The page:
port-expander

2021-12-15

I have recently(!) released port-expander, a small crate to make access to I²C port-expanders as easy as possible.

GitHub

crates.io

A lot of times, when working with port-expanders, you'll have pins from other devices connected to them. For those other devices, a driver might already exist, which expects an embedded_hal::digital::OutputPin to control said pin. To make this work, an abstraction is needed which allows "splitting" the port-expander into several separate "objects", each representing a single pin. Additionally, this of course means we need some sort of synchronization between them, to ensure we cannot get any race-conditions between accesses to two different pins.

port-expander does just that and aims to be a single crate supporting many different I²C port-expander ICs.

API

Here is an example of how it works, shown using the PCA9536 4-bit port-expander:

// Initialize I2C peripheral from HAL
let i2c = todo!();

// A0: HIGH, A1: LOW, A2: LOW
let mut pca9536 = port_expander::Pca9536::new(i2c);
let pca_pins = pca9536.split();

let io0_0 = pca_pins.io0_0.into_output().unwrap();
let io0_1 = pca_pins.io0_1; // default is input

io0_0.set_high().unwrap();
assert!(io0_1.is_high().unwrap());

The magic part is the .split() method: It returns a Parts struct which contains one member for each pin:

pub struct Parts<'a, /* ... */> {
    pub io0: crate::Pin<'a, crate::mode::Input, /* ... */>,
    pub io1: crate::Pin<'a, crate::mode::Input, /* ... */>,
    pub io2: crate::Pin<'a, crate::mode::Input, /* ... */>,
    pub io3: crate::Pin<'a, crate::mode::Input, /* ... */>,
}

These pins can (should) be moved out of Parts, configured into their appropriate mode and can then be used for whatever purpose you need. For configuration, the into_output() and into_input() methods are available:

let input_pin = parts.io0;  // default is input
let output_pin = parts.io0.into_output();

// an output can later be configured as an input again
let input_pin2 = output_pin.into_input();

Note that, depending on the specific device you're using, configuration might not be necessary. For example, some port-expanders have quasi-bidirectional IOs which can works as input or output with no configuration change necessary. For such devices, port-expander models this mode by implementing input and output methods on the same Pin object at the same time.

The API provided by each pin closely mirrors what you'd find in an MCU HAL for its GPIO pins:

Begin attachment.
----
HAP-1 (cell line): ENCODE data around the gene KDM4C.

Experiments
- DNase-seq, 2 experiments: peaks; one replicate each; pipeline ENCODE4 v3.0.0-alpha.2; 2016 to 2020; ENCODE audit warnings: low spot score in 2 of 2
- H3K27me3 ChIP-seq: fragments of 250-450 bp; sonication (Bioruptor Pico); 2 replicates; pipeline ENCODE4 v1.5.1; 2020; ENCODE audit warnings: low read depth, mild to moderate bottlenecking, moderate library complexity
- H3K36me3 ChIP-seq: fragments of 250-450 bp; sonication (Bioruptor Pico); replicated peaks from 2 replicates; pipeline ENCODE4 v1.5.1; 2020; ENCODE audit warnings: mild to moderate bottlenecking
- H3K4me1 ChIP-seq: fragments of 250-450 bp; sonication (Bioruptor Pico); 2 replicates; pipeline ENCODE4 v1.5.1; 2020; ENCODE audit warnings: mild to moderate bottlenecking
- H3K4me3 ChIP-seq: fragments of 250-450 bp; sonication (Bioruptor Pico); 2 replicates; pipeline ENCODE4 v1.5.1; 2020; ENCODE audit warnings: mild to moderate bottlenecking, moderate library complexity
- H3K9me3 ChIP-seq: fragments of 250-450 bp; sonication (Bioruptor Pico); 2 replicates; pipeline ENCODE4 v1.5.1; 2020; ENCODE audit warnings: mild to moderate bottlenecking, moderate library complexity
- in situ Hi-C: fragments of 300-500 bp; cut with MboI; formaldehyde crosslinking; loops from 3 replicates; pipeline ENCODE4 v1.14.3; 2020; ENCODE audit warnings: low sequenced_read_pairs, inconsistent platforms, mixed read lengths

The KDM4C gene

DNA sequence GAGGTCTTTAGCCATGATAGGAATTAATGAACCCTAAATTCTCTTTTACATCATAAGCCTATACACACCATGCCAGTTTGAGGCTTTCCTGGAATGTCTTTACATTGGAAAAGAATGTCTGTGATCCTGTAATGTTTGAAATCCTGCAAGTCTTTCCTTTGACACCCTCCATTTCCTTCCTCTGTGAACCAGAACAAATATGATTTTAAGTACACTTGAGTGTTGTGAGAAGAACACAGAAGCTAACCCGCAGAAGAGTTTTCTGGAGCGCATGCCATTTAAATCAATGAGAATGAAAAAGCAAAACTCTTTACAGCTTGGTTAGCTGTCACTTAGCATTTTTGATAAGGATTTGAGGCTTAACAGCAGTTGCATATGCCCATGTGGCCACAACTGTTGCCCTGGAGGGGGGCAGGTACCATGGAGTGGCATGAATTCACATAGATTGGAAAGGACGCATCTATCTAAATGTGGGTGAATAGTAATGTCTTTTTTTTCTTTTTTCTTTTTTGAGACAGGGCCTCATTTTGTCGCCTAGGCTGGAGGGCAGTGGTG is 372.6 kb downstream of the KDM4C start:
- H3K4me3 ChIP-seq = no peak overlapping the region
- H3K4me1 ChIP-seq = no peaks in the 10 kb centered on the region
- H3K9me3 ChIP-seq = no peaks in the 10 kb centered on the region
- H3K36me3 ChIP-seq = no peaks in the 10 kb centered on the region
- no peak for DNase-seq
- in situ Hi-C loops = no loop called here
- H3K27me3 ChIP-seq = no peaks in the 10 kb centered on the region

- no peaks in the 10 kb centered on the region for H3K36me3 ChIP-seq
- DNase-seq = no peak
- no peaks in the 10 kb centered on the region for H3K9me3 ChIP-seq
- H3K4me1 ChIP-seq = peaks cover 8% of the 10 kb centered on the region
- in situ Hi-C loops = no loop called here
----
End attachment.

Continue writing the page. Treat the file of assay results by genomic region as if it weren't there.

// Input pins (or quasi-bidirectional)
assert!(input_pin.is_high().unwrap());
assert!(!input_pin.is_low().unwrap());

// Output pins (or quasi-bidirectional)
output_pin.set_high().unwrap();
assert!(output_pin.is_set_high().unwrap());
output_pin.set_low().unwrap();
assert!(output_pin.is_set_low().unwrap());

output_pin.toggle().unwrap();

Additionally, the pins of course implement the relevant traits from embedded-hal so they can be passed to generic drivers.

Device Support

As of writing this post, 4 devices are supported:

The idea of port-expander is to make it super easy to expand this list: Because most devices are very similar, driver implementations can be shared in a lot of places. Contributions are welcome!

Atomic Access to multiple Pins

Sometimes, you need to access multiple pins in a single operation to ensure as little skew between sampling them. port-expander provides two functions to help with that: read_multiple() and write_multiple(). Each operates on an array of pins and will perform the operation in a single bus transaction (to the point where this is supported by the IC). As an example:

// read multiple pins in a single transaction
let values: [bool; 2] = port_expander::read_multiple([&io0, &io1]).unwrap();

// write multiple pins in a single transaction
port_expander::write_multiple(
    [&mut io0, &mut io1],
    [true, false],
).unwrap();

Synchronization

I mentioned this in the beginning: Due to splitting the driver "apart", we need to ensure pin accesses are synchronized with each other. To do this, port-expander leverages the BusMutex from shared-bus.

For making the common case easy, the ::new() constructor always uses a thread-local mutex (essentially a RefCell) which has the least possible overhead. This will work fine for any situation where all "users" of pins are contained within the same execution context.

For more complex situations where pin "users" are spread across multiple tasks or threads and where pin accesses can thus race against each other, a "proper" mutex is needed. You can force a custom mutex type by using the ::with_mutex() constructor instead:

let pca9536: port_expander::Pca9536<std::sync::Mutex<_>>
    = port_expander::Pca9536::with_mutex(i2c);

Interrupts

Some port-expanders provide an interrupt signal which is asserted whenever one of the inputs changes state. port-expander does not handle this signal for you, you should check it separately and then query the input pins.